TERRE HAUTE, Ind. (WTHI) -- New York is being hit hard by the coronavirus and it doesn't look like it's slowing down anytime soon. One doctor in New York, originally from Washington Indiana, said he doesn't want his present to become our future.
A former defensive lineman for Indiana State Football and Washington High School Ben Obaseki grew up in the Wabash Valley. But now, instead of working on tackling the quarterback on the field. He's working on tackling this virus in the medical field.
"I'm in the middle of my second year of a three-year residency program for emergency medicine and I'm doing this in Brooklyn, New York," Obaseki said.
New York, the epicenter of the COVID-19 pandemic.
"A lot of the people I work with, some of the older attendings will say that they've never seen anything like this in their career," he said. "And these are people who have been practicing for 20, 30 and 40 years."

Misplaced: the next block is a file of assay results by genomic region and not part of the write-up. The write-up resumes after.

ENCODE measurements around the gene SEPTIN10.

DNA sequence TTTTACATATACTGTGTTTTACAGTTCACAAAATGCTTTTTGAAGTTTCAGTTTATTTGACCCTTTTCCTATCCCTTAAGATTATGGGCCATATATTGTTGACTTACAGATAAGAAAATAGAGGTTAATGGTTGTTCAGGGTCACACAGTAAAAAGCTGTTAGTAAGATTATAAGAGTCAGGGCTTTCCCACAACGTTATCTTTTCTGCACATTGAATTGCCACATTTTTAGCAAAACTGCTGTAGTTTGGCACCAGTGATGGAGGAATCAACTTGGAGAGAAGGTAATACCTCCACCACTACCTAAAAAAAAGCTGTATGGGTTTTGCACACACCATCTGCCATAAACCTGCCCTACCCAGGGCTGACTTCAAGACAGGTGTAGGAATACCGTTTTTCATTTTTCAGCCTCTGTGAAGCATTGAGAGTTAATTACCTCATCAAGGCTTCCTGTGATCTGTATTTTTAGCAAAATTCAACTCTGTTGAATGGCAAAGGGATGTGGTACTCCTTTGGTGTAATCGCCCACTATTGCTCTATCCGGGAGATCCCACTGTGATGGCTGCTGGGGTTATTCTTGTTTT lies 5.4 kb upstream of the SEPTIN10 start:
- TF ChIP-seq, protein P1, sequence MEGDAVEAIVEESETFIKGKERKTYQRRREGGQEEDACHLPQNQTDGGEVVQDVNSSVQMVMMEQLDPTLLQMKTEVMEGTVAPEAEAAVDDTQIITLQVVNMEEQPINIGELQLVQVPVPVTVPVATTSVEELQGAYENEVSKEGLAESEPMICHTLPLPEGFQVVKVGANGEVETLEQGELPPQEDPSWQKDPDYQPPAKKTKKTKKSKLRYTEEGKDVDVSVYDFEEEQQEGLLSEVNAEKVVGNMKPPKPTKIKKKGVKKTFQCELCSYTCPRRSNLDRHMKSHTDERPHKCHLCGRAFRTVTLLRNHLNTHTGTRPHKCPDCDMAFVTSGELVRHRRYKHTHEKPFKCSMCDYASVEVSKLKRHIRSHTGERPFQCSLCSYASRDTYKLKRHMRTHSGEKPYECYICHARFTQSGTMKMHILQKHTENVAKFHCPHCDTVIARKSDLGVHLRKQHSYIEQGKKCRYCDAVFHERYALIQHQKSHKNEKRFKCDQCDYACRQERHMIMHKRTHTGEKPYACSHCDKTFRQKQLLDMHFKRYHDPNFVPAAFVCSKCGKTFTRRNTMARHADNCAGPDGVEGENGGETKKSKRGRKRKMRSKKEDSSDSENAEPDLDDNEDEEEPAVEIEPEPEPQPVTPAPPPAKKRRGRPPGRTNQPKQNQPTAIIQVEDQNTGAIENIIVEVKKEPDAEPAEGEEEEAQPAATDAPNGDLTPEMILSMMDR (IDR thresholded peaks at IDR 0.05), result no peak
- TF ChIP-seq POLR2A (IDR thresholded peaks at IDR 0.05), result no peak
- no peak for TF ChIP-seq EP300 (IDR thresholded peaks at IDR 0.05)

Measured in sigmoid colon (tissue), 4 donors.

He said right now, patients are waiting in lines just to get seen. He said they don't have enough equipment, they're understaffed and overwhelmed.
"There were warnings. I'm not sure we were hearing those warnings as we should have and because of that now we're behind the ball," Obaseki said. "With things like COVID and viruses such as COVID, it's really dangerous to get behind the curve. Once it gets going it's very hard to catch up and to gain ground."
So why does all of that matter to you in the Wabash Valley?
Obaseki said New York has over 70 acute care facilities. They thought it would be enough and they would be okay.
"Just thinking of the hospitals in my community where I grew up. I just hope and wonder, do they have the resources necessary to handle a large influx of people if it comes to that. And I hope they do, but I fear they don't," he said.
Obaseki said he doesn't want what's happening in New York, what he's experiencing first hand, to happen in small communities like here.
"I'm hoping me speaking and getting my message across to my hometown and my home community that people will hear this warning and really take it to heart," he said. "But time will tell what happens and what happens is going to depend in large part on how seriously we take this."
Right now predictions are 100 to 200 thousand deaths in the U.S. before this is all over. Obaseki said if we don't take this seriously we will see closer to the 200 thousand number, or maybe even more.